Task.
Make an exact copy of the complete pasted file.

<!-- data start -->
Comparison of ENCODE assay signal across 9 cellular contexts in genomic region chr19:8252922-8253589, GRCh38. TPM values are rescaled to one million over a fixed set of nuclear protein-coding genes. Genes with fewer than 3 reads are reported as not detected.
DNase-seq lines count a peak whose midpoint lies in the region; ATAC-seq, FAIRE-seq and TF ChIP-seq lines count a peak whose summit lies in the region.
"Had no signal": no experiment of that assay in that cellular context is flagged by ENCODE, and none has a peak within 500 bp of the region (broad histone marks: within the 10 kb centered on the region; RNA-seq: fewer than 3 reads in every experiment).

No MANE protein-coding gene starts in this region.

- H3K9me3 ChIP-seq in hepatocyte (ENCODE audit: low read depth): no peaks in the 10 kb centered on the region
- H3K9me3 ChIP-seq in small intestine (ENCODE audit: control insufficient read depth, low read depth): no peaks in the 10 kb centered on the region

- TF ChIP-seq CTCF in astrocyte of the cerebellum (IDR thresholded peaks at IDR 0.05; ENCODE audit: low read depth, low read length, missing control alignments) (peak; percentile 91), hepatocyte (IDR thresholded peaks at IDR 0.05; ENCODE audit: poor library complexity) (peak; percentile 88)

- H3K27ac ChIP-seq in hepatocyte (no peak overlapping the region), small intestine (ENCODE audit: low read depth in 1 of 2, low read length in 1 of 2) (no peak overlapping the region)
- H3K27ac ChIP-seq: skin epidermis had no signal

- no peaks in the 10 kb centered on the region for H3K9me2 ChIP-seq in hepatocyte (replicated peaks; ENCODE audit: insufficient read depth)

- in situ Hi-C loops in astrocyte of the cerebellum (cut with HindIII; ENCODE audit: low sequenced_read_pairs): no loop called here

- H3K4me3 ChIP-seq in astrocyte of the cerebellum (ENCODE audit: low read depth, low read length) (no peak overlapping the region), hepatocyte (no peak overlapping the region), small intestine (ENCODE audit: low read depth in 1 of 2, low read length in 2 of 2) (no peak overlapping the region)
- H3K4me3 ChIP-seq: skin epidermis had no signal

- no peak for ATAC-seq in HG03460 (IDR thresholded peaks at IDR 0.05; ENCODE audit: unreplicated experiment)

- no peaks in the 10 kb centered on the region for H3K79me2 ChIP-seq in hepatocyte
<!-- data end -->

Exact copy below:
Comparison of ENCODE assay signal across 9 cellular contexts in genomic region chr19:8252922-8253589, GRCh38. TPM values are rescaled to one million over a fixed set of nuclear protein-coding genes. Genes with fewer than 3 reads are reported as not detected.
DNase-seq lines count a peak whose midpoint lies in the region; ATAC-seq, FAIRE-seq and TF ChIP-seq lines count a peak whose summit lies in the region.
"Had no signal": no experiment of that assay in that cellular context is flagged by ENCODE, and none has a peak within 500 bp of the region (broad histone marks: within the 10 kb centered on the region; RNA-seq: fewer than 3 reads in every experiment).

No MANE protein-coding gene starts in this region.

- H3K9me3 ChIP-seq in hepatocyte (ENCODE audit: low read depth): no peaks in the 10 kb centered on the region
- H3K9me3 ChIP-seq in small intestine (ENCODE audit: control insufficient read depth, low read depth): no peaks in the 10 kb centered on the region

- TF ChIP-seq CTCF in astrocyte of the cerebellum (IDR thresholded peaks at IDR 0.05; ENCODE audit: low read depth, low read length, missing control alignments) (peak; percentile 91), hepatocyte (IDR thresholded peaks at IDR 0.05; ENCODE audit: poor library complexity) (peak; percentile 88)

- H3K27ac ChIP-seq in hepatocyte (no peak overlapping the region), small intestine (ENCODE audit: low read depth in 1 of 2, low read length in 1 of 2) (no peak overlapping the region)
- H3K27ac ChIP-seq: skin epidermis had no signal

- no peaks in the 10 kb centered on the region for H3K9me2 ChIP-seq in hepatocyte (replicated peaks; ENCODE audit: insufficient read depth)

- in situ Hi-C loops in astrocyte of the cerebellum (cut with HindIII; ENCODE audit: low sequenced_read_pairs): no loop called here

- H3K4me3 ChIP-seq in astrocyte of the cerebellum (ENCODE audit: low read depth, low read length) (no peak overlapping the region), hepatocyte (no peak overlapping the region), small intestine (ENCODE audit: low read depth in 1 of 2, low read length in 2 of 2) (no peak overlapping the region)
- H3K4me3 ChIP-seq: skin epidermis had no signal

- no peak for ATAC-seq in HG03460 (IDR thresholded peaks at IDR 0.05; ENCODE audit: unreplicated experiment)

- no peaks in the 10 kb centered on the region for H3K79me2 ChIP-seq in hepatocyte